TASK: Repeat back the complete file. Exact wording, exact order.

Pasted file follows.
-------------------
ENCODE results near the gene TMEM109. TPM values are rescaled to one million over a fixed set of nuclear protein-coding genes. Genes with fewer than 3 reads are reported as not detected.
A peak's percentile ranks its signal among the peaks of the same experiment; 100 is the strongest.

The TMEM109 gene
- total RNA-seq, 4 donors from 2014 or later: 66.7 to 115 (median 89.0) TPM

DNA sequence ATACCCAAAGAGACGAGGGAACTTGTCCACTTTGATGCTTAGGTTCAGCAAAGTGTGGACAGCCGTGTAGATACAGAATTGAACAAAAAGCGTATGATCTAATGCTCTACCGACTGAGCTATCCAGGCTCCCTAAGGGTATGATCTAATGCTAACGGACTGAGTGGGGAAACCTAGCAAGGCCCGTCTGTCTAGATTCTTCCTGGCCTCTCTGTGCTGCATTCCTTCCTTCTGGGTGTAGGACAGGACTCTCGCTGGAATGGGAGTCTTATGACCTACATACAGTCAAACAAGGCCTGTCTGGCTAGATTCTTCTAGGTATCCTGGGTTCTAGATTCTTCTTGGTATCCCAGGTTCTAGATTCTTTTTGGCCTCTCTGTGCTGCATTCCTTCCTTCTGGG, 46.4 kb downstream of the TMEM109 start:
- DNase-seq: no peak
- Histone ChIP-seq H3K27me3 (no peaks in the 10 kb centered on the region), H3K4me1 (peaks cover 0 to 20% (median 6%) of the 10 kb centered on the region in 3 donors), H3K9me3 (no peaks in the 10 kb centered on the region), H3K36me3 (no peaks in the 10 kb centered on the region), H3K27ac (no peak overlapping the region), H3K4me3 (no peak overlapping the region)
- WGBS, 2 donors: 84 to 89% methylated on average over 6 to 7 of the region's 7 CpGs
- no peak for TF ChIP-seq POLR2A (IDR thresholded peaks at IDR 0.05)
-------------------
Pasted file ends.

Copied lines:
ENCODE results near the gene TMEM109. TPM values are rescaled to one million over a fixed set of nuclear protein-coding genes. Genes with fewer than 3 reads are reported as not detected.
A peak's percentile ranks its signal among the peaks of the same experiment; 100 is the strongest.

The TMEM109 gene
- total RNA-seq, 4 donors from 2014 or later: 66.7 to 115 (median 89.0) TPM

DNA sequence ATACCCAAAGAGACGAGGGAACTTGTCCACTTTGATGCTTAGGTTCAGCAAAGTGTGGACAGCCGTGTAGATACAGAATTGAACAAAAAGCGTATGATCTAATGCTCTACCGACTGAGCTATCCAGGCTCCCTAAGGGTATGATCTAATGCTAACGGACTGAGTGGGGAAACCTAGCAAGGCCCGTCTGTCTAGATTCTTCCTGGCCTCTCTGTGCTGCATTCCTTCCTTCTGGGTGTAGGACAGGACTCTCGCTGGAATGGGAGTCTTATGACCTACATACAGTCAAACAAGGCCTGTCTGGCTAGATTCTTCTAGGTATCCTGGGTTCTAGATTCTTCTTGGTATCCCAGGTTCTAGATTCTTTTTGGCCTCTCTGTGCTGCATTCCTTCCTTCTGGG, 46.4 kb downstream of the TMEM109 start:
- DNase-seq: no peak
- Histone ChIP-seq H3K27me3 (no peaks in the 10 kb centered on the region), H3K4me1 (peaks cover 0 to 20% (median 6%) of the 10 kb centered on the region in 3 donors), H3K9me3 (no peaks in the 10 kb centered on the region), H3K36me3 (no peaks in the 10 kb centered on the region), H3K27ac (no peak overlapping the region), H3K4me3 (no peak overlapping the region)
- WGBS, 2 donors: 84 to 89% methylated on average over 6 to 7 of the region's 7 CpGs
- no peak for TF ChIP-seq POLR2A (IDR thresholded peaks at IDR 0.05)